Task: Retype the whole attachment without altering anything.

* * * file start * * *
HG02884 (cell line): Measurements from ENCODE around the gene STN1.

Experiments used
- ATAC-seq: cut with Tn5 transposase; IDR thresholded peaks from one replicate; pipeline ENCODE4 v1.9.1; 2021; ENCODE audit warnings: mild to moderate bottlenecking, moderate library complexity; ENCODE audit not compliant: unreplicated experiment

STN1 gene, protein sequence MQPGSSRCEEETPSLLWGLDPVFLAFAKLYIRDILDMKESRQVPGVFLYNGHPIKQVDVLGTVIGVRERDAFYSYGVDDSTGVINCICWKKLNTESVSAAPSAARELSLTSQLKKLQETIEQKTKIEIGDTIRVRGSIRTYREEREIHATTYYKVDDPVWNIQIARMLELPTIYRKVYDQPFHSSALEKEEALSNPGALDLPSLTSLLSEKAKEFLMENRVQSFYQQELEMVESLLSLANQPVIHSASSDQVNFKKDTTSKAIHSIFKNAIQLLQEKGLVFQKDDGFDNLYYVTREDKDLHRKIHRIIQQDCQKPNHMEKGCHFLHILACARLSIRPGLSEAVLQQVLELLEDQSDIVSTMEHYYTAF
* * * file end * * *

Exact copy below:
HG02884 (cell line): Measurements from ENCODE around the gene STN1.

Experiments used
- ATAC-seq: cut with Tn5 transposase; IDR thresholded peaks from one replicate; pipeline ENCODE4 v1.9.1; 2021; ENCODE audit warnings: mild to moderate bottlenecking, moderate library complexity; ENCODE audit not compliant: unreplicated experiment

STN1 gene, protein sequence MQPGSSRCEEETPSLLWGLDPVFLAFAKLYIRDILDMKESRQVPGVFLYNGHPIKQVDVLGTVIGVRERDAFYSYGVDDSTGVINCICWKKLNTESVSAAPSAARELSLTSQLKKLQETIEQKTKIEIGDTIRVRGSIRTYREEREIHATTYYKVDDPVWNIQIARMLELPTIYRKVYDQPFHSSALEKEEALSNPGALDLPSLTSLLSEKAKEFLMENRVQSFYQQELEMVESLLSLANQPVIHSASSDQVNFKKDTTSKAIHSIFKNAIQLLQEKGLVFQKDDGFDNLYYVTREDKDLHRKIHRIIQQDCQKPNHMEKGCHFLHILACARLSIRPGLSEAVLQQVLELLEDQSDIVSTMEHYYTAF